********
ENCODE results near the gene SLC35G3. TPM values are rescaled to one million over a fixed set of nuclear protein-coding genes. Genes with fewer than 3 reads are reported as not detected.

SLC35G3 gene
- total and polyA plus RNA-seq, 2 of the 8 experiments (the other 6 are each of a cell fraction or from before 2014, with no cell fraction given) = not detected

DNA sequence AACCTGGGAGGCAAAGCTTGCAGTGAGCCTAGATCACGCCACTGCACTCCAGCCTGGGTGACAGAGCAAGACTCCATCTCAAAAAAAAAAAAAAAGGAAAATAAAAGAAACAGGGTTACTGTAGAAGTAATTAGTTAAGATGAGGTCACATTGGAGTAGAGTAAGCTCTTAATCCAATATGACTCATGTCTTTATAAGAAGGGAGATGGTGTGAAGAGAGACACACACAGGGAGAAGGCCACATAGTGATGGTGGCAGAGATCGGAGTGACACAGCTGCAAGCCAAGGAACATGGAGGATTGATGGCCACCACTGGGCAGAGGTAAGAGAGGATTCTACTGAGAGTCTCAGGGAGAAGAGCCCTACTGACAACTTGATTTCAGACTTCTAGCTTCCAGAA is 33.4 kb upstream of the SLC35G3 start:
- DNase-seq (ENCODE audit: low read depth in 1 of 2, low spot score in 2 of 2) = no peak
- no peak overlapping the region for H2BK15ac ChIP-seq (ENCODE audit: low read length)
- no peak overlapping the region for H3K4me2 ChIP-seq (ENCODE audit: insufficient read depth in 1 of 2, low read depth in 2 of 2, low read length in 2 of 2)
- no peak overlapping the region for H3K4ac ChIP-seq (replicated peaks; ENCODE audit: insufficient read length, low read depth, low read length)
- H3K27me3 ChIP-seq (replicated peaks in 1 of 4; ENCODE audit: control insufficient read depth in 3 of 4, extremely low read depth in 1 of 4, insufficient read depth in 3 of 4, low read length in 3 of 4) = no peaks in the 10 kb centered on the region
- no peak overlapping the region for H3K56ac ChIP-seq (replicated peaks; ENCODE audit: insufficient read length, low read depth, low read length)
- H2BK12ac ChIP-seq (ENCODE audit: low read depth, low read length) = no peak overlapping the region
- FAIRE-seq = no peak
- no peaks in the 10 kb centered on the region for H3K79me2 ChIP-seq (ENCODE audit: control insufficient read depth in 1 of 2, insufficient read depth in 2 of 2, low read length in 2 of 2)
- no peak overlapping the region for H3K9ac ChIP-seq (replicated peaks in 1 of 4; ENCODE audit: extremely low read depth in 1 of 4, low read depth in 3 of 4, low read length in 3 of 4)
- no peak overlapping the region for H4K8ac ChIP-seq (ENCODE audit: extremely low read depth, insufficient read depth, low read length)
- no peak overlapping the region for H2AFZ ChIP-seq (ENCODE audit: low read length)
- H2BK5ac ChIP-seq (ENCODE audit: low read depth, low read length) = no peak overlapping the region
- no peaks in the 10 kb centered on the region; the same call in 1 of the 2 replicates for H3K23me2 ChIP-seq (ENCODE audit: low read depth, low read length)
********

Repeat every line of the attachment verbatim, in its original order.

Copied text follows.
ENCODE results near the gene SLC35G3. TPM values are rescaled to one million over a fixed set of nuclear protein-coding genes. Genes with fewer than 3 reads are reported as not detected.

SLC35G3 gene
- total and polyA plus RNA-seq, 2 of the 8 experiments (the other 6 are each of a cell fraction or from before 2014, with no cell fraction given) = not detected

DNA sequence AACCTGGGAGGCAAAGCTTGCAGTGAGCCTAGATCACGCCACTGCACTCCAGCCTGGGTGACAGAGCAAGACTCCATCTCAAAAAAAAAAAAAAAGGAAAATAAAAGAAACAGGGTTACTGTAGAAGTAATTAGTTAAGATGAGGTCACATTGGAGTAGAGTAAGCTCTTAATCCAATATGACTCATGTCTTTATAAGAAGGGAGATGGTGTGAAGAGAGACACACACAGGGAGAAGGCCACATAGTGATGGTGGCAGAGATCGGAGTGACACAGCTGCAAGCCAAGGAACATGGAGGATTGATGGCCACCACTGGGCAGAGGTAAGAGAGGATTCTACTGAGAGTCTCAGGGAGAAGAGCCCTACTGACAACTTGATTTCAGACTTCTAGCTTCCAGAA is 33.4 kb upstream of the SLC35G3 start:
- DNase-seq (ENCODE audit: low read depth in 1 of 2, low spot score in 2 of 2) = no peak
- no peak overlapping the region for H2BK15ac ChIP-seq (ENCODE audit: low read length)
- no peak overlapping the region for H3K4me2 ChIP-seq (ENCODE audit: insufficient read depth in 1 of 2, low read depth in 2 of 2, low read length in 2 of 2)
- no peak overlapping the region for H3K4ac ChIP-seq (replicated peaks; ENCODE audit: insufficient read length, low read depth, low read length)
- H3K27me3 ChIP-seq (replicated peaks in 1 of 4; ENCODE audit: control insufficient read depth in 3 of 4, extremely low read depth in 1 of 4, insufficient read depth in 3 of 4, low read length in 3 of 4) = no peaks in the 10 kb centered on the region
- no peak overlapping the region for H3K56ac ChIP-seq (replicated peaks; ENCODE audit: insufficient read length, low read depth, low read length)
- H2BK12ac ChIP-seq (ENCODE audit: low read depth, low read length) = no peak overlapping the region
- FAIRE-seq = no peak
- no peaks in the 10 kb centered on the region for H3K79me2 ChIP-seq (ENCODE audit: control insufficient read depth in 1 of 2, insufficient read depth in 2 of 2, low read length in 2 of 2)
- no peak overlapping the region for H3K9ac ChIP-seq (replicated peaks in 1 of 4; ENCODE audit: extremely low read depth in 1 of 4, low read depth in 3 of 4, low read length in 3 of 4)
- no peak overlapping the region for H4K8ac ChIP-seq (ENCODE audit: extremely low read depth, insufficient read depth, low read length)
- no peak overlapping the region for H2AFZ ChIP-seq (ENCODE audit: low read length)
- H2BK5ac ChIP-seq (ENCODE audit: low read depth, low read length) = no peak overlapping the region
- no peaks in the 10 kb centered on the region; the same call in 1 of the 2 replicates for H3K23me2 ChIP-seq (ENCODE audit: low read depth, low read length)